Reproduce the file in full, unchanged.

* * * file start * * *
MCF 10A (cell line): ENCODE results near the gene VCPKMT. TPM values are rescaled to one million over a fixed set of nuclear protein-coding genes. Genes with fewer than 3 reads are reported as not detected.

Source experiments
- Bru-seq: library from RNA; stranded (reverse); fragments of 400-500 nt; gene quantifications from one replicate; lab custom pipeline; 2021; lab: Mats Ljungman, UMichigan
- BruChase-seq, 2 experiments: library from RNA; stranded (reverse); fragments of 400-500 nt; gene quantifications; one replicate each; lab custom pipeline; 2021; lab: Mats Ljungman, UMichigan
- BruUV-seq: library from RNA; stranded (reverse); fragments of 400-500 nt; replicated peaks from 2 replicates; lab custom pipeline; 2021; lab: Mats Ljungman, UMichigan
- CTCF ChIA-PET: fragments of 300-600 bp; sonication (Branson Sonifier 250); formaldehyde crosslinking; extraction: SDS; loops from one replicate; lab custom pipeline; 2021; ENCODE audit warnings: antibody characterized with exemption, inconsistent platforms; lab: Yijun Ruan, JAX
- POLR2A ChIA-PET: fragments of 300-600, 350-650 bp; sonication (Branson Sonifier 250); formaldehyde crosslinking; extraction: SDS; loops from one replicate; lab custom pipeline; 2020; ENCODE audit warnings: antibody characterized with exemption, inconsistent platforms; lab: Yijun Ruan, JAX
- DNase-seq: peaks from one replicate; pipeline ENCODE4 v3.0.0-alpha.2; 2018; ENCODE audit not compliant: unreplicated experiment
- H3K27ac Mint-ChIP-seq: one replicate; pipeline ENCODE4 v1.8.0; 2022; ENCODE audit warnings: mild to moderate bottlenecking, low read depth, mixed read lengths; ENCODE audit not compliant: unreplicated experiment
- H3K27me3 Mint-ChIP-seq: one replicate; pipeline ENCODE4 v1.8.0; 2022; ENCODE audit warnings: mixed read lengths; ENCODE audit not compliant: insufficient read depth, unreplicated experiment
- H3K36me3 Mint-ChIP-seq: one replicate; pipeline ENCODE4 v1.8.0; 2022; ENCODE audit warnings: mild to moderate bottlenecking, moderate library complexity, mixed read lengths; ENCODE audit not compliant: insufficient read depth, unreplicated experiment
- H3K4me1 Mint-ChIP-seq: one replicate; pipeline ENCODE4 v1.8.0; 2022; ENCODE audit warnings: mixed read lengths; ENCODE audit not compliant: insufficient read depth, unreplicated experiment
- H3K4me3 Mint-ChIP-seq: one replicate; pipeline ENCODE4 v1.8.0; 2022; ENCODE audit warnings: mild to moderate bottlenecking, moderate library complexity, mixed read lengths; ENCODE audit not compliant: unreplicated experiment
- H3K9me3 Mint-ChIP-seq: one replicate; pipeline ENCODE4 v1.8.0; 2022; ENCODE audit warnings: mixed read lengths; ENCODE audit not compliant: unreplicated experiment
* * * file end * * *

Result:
MCF 10A (cell line): ENCODE results near the gene VCPKMT. TPM values are rescaled to one million over a fixed set of nuclear protein-coding genes. Genes with fewer than 3 reads are reported as not detected.

Source experiments
- Bru-seq: library from RNA; stranded (reverse); fragments of 400-500 nt; gene quantifications from one replicate; lab custom pipeline; 2021; lab: Mats Ljungman, UMichigan
- BruChase-seq, 2 experiments: library from RNA; stranded (reverse); fragments of 400-500 nt; gene quantifications; one replicate each; lab custom pipeline; 2021; lab: Mats Ljungman, UMichigan
- BruUV-seq: library from RNA; stranded (reverse); fragments of 400-500 nt; replicated peaks from 2 replicates; lab custom pipeline; 2021; lab: Mats Ljungman, UMichigan
- CTCF ChIA-PET: fragments of 300-600 bp; sonication (Branson Sonifier 250); formaldehyde crosslinking; extraction: SDS; loops from one replicate; lab custom pipeline; 2021; ENCODE audit warnings: antibody characterized with exemption, inconsistent platforms; lab: Yijun Ruan, JAX
- POLR2A ChIA-PET: fragments of 300-600, 350-650 bp; sonication (Branson Sonifier 250); formaldehyde crosslinking; extraction: SDS; loops from one replicate; lab custom pipeline; 2020; ENCODE audit warnings: antibody characterized with exemption, inconsistent platforms; lab: Yijun Ruan, JAX
- DNase-seq: peaks from one replicate; pipeline ENCODE4 v3.0.0-alpha.2; 2018; ENCODE audit not compliant: unreplicated experiment
- H3K27ac Mint-ChIP-seq: one replicate; pipeline ENCODE4 v1.8.0; 2022; ENCODE audit warnings: mild to moderate bottlenecking, low read depth, mixed read lengths; ENCODE audit not compliant: unreplicated experiment
- H3K27me3 Mint-ChIP-seq: one replicate; pipeline ENCODE4 v1.8.0; 2022; ENCODE audit warnings: mixed read lengths; ENCODE audit not compliant: insufficient read depth, unreplicated experiment
- H3K36me3 Mint-ChIP-seq: one replicate; pipeline ENCODE4 v1.8.0; 2022; ENCODE audit warnings: mild to moderate bottlenecking, moderate library complexity, mixed read lengths; ENCODE audit not compliant: insufficient read depth, unreplicated experiment
- H3K4me1 Mint-ChIP-seq: one replicate; pipeline ENCODE4 v1.8.0; 2022; ENCODE audit warnings: mixed read lengths; ENCODE audit not compliant: insufficient read depth, unreplicated experiment
- H3K4me3 Mint-ChIP-seq: one replicate; pipeline ENCODE4 v1.8.0; 2022; ENCODE audit warnings: mild to moderate bottlenecking, moderate library complexity, mixed read lengths; ENCODE audit not compliant: unreplicated experiment
- H3K9me3 Mint-ChIP-seq: one replicate; pipeline ENCODE4 v1.8.0; 2022; ENCODE audit warnings: mixed read lengths; ENCODE audit not compliant: unreplicated experiment